The internal carotid artery supplies the anterior part of the brain, the eye and its appendages, and sends branches to the forehead and nose.
Its size, in the adult, is equal to that of the external carotid, though, in the child, it is larger than that vessel. It is remarkable for the number of curvatures that it presents in different parts of its course. It occasionally has one or two flexures near the base of the skull, while in its passage through the carotid canal and along the side of the body of the sphenoid bone it describes a double curvature and resembles the italic letter S.
In considering the course and relations of this vessel it may be divided into four portions in Terminologia Anatomica: cervical, petrous, cavernous, and cerebral parts
Bouthillier et al described (in 1996) a seven segment internal carotid artery (ICA) classification system. It remains the most widely used system for describing ICA segments:
The length of the internal carotid varies according to the length of the neck, and also according to the point of bifurcation of the common carotid. It arises sometimes from the arch of the aorta; in such rare instances, this vessel has been found to be placed nearer the middle line of the neck than the external carotid, as far upward as the larynx, when the latter vessel crossed the internal carotid. The course of the artery, instead of being straight, may be very tortuous. A few instances are recorded in which this vessel was altogether absent; in one of these the common carotid passed up the neck, and gave off the usual branches of the external carotid; the cranial portion of the internal carotid was replaced by two branches of the internal maxillary, which entered the skull through the foramen rotundum and foramen ovale, and joined to form a single vessel.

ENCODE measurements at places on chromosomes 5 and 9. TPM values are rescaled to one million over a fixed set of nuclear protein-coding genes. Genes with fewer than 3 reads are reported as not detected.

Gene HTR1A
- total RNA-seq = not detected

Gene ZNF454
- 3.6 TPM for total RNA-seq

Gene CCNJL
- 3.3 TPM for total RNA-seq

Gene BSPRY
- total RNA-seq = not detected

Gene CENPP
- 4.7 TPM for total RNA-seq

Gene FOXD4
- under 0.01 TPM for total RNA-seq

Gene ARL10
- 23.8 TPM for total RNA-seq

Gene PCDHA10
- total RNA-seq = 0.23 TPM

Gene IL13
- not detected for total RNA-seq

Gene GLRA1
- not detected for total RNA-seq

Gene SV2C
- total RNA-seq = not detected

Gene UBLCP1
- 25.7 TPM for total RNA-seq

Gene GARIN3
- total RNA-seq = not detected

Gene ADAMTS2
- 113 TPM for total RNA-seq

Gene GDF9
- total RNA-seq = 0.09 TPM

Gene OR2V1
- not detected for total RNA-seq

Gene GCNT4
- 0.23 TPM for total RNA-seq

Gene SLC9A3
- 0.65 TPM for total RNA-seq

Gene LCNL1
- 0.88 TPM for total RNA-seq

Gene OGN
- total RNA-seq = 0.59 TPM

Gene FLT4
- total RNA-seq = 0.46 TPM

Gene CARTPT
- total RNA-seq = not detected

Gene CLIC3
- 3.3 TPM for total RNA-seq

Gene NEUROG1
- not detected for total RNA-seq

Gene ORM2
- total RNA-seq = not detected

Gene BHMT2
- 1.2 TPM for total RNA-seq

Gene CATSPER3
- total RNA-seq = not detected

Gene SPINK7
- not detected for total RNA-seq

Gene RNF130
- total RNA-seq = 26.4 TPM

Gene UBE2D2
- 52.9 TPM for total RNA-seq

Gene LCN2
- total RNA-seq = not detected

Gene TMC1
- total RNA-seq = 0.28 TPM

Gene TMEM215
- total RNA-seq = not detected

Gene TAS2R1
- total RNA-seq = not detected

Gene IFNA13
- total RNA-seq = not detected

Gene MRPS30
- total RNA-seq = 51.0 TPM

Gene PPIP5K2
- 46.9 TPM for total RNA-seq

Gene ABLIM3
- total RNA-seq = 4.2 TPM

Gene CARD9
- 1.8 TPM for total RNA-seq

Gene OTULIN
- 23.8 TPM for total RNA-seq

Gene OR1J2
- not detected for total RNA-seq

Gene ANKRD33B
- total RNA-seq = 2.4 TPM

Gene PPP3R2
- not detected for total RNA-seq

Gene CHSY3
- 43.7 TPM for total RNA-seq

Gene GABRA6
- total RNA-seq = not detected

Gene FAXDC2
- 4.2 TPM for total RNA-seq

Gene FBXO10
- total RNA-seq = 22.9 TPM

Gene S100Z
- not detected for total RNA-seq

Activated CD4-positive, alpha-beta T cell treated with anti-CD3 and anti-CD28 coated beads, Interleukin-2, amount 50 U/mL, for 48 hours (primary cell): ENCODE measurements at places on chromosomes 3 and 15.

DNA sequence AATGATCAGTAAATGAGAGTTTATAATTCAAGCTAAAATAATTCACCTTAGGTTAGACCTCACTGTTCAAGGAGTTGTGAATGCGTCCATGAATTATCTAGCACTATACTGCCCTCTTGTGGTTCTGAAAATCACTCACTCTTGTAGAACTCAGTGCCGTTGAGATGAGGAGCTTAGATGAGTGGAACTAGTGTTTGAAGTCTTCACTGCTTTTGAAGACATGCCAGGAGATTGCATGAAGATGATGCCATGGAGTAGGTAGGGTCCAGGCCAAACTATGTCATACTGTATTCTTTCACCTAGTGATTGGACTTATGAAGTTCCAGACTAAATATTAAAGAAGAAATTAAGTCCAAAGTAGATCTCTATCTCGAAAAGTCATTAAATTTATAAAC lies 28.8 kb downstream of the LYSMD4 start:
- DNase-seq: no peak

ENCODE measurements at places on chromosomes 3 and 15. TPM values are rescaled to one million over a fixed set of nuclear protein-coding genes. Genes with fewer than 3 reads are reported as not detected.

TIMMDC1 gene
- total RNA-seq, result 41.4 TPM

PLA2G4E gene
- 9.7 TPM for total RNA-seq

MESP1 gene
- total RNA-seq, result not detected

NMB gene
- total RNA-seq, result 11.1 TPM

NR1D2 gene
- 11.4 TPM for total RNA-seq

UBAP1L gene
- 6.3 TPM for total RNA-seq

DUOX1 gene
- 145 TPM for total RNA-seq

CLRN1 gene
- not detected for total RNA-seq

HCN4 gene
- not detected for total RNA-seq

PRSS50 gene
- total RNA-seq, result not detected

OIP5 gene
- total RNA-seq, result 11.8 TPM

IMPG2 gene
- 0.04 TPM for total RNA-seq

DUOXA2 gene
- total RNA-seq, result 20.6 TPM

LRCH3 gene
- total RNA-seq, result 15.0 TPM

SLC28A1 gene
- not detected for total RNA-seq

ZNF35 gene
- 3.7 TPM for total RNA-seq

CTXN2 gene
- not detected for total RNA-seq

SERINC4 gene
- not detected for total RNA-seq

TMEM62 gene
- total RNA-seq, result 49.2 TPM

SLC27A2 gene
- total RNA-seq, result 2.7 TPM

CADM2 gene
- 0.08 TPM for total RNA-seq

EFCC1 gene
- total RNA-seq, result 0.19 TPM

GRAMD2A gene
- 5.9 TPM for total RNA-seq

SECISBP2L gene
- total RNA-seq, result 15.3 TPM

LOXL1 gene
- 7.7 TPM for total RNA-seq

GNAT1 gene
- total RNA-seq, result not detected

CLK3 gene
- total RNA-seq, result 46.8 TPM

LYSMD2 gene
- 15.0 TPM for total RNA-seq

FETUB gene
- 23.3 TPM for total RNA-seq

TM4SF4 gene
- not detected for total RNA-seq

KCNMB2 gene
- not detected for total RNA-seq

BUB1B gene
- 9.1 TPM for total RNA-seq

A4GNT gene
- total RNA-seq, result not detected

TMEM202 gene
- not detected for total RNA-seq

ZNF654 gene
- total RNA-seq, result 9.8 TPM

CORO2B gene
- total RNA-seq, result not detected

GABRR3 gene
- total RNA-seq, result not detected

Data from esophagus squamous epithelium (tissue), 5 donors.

The cervical portion of the internal carotid gives off no branches. Those from the other portions are:
From the Petrous Portion:
From the Cavernous Portion:
From the Cerebral Portion: